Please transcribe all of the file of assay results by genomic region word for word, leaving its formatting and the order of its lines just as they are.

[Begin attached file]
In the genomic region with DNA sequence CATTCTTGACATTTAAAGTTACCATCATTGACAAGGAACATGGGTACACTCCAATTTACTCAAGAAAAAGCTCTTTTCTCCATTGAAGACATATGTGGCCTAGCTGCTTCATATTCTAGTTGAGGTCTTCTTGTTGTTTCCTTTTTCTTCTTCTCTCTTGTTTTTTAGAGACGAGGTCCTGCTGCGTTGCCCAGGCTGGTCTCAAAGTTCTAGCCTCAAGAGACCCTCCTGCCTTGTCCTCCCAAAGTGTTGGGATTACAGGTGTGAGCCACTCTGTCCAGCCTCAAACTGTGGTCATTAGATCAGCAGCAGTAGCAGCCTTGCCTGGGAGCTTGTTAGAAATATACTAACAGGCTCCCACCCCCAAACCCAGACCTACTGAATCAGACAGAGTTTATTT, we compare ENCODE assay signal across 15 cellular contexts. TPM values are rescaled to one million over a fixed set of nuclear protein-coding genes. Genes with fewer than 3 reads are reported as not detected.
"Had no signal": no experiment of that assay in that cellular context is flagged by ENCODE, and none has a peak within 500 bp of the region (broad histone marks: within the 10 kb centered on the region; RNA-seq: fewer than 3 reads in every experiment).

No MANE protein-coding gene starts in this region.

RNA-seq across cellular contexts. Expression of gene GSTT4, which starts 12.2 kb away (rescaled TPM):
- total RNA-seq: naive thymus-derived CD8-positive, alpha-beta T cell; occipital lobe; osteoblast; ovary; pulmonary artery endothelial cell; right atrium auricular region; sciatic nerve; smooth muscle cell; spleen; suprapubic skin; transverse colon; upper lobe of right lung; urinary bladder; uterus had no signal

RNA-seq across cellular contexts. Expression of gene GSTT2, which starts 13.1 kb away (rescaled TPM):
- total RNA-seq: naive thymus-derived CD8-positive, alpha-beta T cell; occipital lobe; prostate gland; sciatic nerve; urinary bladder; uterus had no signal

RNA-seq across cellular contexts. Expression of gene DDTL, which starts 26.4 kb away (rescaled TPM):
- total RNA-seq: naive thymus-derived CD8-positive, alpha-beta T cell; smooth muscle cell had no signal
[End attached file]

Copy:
In the genomic region with DNA sequence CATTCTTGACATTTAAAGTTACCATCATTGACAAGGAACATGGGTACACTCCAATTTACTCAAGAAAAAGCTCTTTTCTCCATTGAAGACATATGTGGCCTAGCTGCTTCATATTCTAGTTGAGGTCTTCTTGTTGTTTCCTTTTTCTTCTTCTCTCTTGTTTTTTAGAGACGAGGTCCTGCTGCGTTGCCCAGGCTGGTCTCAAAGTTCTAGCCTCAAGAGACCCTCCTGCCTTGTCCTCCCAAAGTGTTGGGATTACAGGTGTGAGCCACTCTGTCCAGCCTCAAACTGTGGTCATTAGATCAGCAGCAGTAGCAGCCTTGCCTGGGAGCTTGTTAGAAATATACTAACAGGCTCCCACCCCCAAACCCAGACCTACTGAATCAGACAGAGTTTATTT, we compare ENCODE assay signal across 15 cellular contexts. TPM values are rescaled to one million over a fixed set of nuclear protein-coding genes. Genes with fewer than 3 reads are reported as not detected.
"Had no signal": no experiment of that assay in that cellular context is flagged by ENCODE, and none has a peak within 500 bp of the region (broad histone marks: within the 10 kb centered on the region; RNA-seq: fewer than 3 reads in every experiment).

No MANE protein-coding gene starts in this region.

RNA-seq across cellular contexts. Expression of gene GSTT4, which starts 12.2 kb away (rescaled TPM):
- total RNA-seq: naive thymus-derived CD8-positive, alpha-beta T cell; occipital lobe; osteoblast; ovary; pulmonary artery endothelial cell; right atrium auricular region; sciatic nerve; smooth muscle cell; spleen; suprapubic skin; transverse colon; upper lobe of right lung; urinary bladder; uterus had no signal

RNA-seq across cellular contexts. Expression of gene GSTT2, which starts 13.1 kb away (rescaled TPM):
- total RNA-seq: naive thymus-derived CD8-positive, alpha-beta T cell; occipital lobe; prostate gland; sciatic nerve; urinary bladder; uterus had no signal

RNA-seq across cellular contexts. Expression of gene DDTL, which starts 26.4 kb away (rescaled TPM):
- total RNA-seq: naive thymus-derived CD8-positive, alpha-beta T cell; smooth muscle cell had no signal